AFTER developing a successful career as a literary agent in London, Felicity Bryan decided to start her own agency in Oxford.
She launched it in 1988 and it proved to be a good decision. After working with an assistant and a book-keeper for the first 13 years, Felicity Bryan Associates is now one of the largest literary agencies outside London.
From the office in North Parade Avenue Ms Bryan built a thriving business with a mission to promote literature throughout the globe.
Her first big sale was Karen Armstrong’s A History of God in 1993. Her next, An Instance of the Fingerpost by Oxford author Iain Pears, fetched $2m before the manuscript was delivered.
Notable authors who followed her from Curtis Brown include Mary Berry, Rosamunde Pilcher, Miriam Stoppard, Karen Armstrong and Matt Ridley, all of whom remain with the agency.
In the 1990s she matched the Royal Horticultural Society with the new and innovative Dorling Kindersley publisher at a time when other literary agents were doubtful about DK, and launched a highly successful series of RHS reference books
In 2010 Ms Bryan put in place a management buyout, adding shareholders (Catherine Clarke as MD and Caroline Wood as director), and became chairman. Her breakout global bestseller published in the same year was The Hare With Amber Eyes by Edmund de Waal, which went on to sell in 29 languages.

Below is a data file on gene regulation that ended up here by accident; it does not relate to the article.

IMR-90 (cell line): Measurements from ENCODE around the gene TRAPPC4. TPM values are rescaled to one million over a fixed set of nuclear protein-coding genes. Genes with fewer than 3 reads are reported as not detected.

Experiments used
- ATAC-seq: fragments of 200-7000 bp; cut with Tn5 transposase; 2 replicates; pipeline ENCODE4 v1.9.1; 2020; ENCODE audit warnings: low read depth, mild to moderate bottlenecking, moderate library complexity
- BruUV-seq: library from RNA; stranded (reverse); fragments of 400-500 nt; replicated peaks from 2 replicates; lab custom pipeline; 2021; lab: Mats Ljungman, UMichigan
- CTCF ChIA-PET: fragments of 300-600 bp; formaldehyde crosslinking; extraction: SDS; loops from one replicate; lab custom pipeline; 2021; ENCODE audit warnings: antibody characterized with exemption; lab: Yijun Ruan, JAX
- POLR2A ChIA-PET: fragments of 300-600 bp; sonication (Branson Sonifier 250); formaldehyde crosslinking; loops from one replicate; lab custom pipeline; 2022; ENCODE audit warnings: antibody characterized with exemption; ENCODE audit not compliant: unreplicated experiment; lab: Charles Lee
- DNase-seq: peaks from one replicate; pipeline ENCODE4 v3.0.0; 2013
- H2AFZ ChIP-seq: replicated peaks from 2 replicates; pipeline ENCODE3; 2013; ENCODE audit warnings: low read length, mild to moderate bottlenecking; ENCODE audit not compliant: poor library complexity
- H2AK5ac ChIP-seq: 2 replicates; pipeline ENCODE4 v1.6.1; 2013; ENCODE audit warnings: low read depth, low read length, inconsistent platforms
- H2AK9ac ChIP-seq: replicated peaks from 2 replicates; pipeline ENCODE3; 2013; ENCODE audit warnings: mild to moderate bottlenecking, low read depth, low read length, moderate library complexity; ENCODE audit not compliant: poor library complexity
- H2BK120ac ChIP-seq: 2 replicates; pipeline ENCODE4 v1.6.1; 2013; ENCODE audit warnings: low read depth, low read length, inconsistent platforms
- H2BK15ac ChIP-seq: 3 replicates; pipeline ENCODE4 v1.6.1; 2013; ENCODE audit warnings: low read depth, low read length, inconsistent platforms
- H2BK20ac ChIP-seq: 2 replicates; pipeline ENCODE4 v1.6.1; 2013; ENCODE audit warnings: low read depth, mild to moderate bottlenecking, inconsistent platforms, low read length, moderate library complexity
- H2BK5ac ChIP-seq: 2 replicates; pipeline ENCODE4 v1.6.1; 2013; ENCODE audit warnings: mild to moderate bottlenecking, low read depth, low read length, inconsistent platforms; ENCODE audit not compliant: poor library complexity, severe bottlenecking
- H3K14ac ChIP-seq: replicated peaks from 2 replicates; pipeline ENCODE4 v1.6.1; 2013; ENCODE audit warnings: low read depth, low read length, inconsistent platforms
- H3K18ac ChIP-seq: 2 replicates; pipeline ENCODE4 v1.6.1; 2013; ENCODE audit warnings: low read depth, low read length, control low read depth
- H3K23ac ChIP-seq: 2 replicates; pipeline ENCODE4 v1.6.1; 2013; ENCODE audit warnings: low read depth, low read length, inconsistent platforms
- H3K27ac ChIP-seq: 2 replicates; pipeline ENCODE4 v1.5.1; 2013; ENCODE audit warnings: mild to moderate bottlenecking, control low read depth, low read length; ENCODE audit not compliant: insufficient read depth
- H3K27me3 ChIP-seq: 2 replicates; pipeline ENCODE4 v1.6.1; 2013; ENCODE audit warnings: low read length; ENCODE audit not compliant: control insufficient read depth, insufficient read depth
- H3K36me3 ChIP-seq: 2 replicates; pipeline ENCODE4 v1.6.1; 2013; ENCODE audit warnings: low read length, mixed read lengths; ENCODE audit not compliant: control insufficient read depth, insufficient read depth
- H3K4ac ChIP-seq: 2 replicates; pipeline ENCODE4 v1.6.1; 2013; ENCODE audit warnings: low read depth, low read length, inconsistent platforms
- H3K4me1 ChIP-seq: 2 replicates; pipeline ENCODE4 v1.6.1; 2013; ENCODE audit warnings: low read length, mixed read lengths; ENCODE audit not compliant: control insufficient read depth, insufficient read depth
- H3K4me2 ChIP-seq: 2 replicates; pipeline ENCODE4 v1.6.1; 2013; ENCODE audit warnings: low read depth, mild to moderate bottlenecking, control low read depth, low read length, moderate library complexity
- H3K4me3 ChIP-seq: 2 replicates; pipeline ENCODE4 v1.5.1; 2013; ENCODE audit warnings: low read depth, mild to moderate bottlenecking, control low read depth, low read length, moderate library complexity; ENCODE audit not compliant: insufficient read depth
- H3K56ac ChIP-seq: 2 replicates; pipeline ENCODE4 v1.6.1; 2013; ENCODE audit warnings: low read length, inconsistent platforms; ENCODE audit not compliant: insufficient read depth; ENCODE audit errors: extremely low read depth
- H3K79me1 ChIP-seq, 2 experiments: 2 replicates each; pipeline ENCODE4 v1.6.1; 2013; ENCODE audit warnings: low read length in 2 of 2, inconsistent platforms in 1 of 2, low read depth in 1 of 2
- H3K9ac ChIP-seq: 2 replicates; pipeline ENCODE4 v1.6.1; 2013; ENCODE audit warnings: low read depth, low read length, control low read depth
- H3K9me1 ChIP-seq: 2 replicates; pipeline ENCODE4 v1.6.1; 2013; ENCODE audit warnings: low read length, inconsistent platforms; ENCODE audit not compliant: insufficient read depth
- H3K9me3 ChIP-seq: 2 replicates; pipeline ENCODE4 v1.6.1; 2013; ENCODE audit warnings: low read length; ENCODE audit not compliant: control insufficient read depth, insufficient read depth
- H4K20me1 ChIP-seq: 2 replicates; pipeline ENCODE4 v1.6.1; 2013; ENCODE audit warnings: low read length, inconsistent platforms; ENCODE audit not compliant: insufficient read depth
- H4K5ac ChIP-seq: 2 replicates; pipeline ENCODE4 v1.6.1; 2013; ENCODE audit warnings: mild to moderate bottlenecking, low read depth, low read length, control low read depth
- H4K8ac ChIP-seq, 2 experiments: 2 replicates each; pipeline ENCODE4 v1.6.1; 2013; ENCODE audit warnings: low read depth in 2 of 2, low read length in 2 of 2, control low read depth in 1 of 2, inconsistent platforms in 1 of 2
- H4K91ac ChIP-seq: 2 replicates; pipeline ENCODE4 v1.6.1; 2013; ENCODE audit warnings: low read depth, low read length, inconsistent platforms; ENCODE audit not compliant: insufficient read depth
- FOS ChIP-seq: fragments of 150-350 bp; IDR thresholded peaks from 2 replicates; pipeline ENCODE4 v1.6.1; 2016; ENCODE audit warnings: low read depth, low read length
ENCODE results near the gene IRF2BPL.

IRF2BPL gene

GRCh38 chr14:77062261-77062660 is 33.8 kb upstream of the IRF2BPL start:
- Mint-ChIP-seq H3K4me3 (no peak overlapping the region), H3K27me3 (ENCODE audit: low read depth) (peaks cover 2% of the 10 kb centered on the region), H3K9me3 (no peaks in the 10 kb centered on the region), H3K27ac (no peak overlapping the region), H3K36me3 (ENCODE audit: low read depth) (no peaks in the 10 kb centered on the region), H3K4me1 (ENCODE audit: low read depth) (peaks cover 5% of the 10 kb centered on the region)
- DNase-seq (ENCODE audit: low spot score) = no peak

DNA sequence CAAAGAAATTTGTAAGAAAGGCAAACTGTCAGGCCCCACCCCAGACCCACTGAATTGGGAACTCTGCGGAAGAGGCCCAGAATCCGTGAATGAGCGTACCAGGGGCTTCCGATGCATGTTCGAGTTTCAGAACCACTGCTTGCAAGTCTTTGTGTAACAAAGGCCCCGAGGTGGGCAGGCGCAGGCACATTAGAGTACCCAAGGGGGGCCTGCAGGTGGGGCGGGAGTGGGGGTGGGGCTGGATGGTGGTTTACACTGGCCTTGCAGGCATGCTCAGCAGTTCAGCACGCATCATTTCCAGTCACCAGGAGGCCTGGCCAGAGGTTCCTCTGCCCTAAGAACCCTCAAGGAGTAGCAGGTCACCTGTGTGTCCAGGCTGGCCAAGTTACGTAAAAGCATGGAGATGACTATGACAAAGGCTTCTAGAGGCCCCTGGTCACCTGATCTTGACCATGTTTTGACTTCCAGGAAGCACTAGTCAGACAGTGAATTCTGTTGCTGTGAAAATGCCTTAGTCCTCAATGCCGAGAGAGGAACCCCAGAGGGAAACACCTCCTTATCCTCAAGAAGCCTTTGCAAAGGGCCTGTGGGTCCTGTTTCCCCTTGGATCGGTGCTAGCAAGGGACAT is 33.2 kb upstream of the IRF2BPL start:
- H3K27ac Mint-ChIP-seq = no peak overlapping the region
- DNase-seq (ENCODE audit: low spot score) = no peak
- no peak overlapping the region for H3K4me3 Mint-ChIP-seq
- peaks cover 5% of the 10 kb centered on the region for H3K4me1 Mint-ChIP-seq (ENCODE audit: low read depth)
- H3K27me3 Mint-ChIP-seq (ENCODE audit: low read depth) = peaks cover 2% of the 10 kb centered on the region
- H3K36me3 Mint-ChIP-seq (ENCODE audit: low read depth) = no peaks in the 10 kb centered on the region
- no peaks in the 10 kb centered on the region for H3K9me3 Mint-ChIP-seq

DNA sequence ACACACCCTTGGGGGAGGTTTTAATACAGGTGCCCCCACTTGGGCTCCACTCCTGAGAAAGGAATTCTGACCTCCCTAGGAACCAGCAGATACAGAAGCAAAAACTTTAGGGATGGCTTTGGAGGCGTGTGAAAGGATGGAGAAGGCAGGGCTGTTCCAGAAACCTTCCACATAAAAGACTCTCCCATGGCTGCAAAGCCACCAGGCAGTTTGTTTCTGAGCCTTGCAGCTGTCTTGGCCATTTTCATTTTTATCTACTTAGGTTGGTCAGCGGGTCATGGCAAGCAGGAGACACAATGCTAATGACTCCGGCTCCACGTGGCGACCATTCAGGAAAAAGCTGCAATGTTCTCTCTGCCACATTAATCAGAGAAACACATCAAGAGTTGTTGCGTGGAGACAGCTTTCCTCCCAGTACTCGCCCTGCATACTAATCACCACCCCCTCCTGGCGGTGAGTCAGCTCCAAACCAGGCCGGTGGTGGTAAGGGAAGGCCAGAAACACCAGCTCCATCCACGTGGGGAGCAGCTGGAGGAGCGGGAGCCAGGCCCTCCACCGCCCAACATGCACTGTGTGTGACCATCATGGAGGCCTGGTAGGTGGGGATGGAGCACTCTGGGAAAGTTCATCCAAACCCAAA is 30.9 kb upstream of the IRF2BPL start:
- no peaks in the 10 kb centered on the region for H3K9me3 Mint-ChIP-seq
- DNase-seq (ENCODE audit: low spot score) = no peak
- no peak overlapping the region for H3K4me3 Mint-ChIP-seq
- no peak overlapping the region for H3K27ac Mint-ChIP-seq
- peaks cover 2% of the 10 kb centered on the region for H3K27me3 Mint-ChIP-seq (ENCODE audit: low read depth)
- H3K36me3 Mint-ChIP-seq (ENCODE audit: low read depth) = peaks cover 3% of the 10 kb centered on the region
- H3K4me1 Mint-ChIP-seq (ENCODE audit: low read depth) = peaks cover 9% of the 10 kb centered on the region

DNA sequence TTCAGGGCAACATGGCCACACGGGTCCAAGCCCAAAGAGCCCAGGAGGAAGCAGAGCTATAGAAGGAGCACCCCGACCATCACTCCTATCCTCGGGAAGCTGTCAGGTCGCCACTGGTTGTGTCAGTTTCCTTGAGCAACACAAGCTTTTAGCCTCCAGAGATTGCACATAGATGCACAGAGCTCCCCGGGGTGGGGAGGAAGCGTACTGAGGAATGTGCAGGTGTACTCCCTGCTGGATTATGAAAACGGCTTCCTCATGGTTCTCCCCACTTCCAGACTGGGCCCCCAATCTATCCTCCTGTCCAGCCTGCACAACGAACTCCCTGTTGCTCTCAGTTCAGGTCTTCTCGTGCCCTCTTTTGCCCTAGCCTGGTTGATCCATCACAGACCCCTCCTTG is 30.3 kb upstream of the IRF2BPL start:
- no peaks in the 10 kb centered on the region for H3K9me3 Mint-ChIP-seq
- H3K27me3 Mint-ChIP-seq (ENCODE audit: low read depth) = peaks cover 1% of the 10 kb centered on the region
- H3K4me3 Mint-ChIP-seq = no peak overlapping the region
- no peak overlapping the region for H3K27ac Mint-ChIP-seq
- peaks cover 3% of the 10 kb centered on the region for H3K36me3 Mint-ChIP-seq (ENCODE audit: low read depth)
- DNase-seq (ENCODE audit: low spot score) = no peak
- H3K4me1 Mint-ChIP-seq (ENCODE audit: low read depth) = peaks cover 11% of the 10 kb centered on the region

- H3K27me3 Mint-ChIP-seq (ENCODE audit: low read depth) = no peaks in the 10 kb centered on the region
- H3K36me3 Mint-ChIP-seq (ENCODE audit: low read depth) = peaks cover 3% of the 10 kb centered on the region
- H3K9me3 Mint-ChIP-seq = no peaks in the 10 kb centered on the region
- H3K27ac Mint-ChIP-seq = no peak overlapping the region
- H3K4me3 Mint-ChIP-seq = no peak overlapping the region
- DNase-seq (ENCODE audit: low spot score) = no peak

Her authors ranged from historians, scientists and journalists to cooks, singers and ballet dancers, and some have been awarded the Wolfson Prize, the Costa Biography Prize, the Duff Cooper Prize and the James Tait Black Prize, among others.
She was a sponsor of the Oxford Literary Festival and a patron of Woodstock Literary Festival.
Felicity Anne Bryan was born in Sowerby Bridge, West Yorkshire, in 1945, the second of three daughters of Paul Bryan, who ran a clothing company, and his wife Betty (née Hoyle).
She was educated at Benenden in Kent before studying history of art at the Courtauld Institute, and then got a taste for journalism in the late 1960s, starting with a job on the Burlington Magazine, aimed at art connoisseurs.
The Financial Times then offered her a post in its Washington bureau with Joe Rogaly, the paper’s American correspondent. Soon after she arrived in 1968, Robert Kennedy was assassinated.
By 1972 she was working at The Economist in London when she was approached to join Curtis Brown.
She married Alasdair Clayre in 1974 but the marriage was dissolved.
Following her marriage in 1981 to the Oxford-based economist Alex Duncan, she initially resisted moving from London until having children changed her mind.
From Summertown the family moved to a house in Kidlington, with Ms Bryan commuting for five years to Curtis Brown before launching her own agency.
Their daughter Alice suffered bipolar disorder and took her own life aged 22.
The couple also have two sons, Maxim and Benjamin. Ms Bryan MBE died following a long struggle with cancer on June 21, aged 74.
She leaves her husband and two sons.